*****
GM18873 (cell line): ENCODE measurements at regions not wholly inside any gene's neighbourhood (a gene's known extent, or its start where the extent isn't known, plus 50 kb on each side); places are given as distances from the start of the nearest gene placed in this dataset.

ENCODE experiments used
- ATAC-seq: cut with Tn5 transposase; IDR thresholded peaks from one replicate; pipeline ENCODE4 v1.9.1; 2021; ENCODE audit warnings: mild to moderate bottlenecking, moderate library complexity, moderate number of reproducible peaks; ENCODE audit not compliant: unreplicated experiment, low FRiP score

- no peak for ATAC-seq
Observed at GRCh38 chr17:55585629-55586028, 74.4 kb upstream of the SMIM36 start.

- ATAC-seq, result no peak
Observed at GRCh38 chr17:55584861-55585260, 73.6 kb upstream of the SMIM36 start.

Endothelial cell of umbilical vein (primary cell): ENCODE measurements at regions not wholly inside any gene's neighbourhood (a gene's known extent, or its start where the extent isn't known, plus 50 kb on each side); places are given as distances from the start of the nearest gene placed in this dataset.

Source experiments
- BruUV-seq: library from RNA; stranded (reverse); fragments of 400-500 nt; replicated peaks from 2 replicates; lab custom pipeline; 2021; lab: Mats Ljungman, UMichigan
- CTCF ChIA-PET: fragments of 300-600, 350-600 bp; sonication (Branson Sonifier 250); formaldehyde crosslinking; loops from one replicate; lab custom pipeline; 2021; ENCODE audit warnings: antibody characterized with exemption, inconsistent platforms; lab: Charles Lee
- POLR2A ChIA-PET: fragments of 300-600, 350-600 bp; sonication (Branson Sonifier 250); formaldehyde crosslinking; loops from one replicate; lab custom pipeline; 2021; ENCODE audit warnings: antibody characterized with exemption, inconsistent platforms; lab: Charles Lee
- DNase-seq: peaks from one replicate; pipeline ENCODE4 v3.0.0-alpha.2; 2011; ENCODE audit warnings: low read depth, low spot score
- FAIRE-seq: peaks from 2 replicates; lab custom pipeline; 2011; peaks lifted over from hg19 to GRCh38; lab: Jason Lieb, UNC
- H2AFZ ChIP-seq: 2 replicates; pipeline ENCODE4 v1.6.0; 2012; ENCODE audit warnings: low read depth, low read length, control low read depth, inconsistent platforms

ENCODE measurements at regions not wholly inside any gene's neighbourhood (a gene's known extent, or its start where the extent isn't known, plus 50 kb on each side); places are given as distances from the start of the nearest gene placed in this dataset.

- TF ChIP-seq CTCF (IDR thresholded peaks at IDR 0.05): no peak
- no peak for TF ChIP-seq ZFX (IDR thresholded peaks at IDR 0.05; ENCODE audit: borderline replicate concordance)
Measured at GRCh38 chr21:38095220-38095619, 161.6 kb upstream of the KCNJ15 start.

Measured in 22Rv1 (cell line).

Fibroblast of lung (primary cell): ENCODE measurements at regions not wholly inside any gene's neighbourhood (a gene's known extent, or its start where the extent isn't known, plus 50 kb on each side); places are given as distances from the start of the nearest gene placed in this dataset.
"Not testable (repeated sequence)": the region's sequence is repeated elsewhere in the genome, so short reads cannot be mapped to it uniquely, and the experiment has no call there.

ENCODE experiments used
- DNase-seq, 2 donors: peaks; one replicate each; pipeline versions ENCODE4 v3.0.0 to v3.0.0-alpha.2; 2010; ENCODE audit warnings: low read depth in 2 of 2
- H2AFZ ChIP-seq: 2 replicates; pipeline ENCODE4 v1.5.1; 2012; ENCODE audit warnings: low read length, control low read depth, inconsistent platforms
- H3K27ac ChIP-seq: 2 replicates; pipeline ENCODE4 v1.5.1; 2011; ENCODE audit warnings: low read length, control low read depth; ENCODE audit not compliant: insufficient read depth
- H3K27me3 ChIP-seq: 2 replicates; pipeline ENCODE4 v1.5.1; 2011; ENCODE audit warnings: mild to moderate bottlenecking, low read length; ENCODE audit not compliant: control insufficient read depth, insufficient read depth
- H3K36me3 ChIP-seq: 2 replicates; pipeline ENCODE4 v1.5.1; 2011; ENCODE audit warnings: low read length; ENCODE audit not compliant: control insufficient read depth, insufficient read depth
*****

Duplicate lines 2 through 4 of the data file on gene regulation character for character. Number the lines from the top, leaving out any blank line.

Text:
ENCODE experiments used
- ATAC-seq: cut with Tn5 transposase; IDR thresholded peaks from one replicate; pipeline ENCODE4 v1.9.1; 2021; ENCODE audit warnings: mild to moderate bottlenecking, moderate library complexity, moderate number of reproducible peaks; ENCODE audit not compliant: unreplicated experiment, low FRiP score

- no peak for ATAC-seq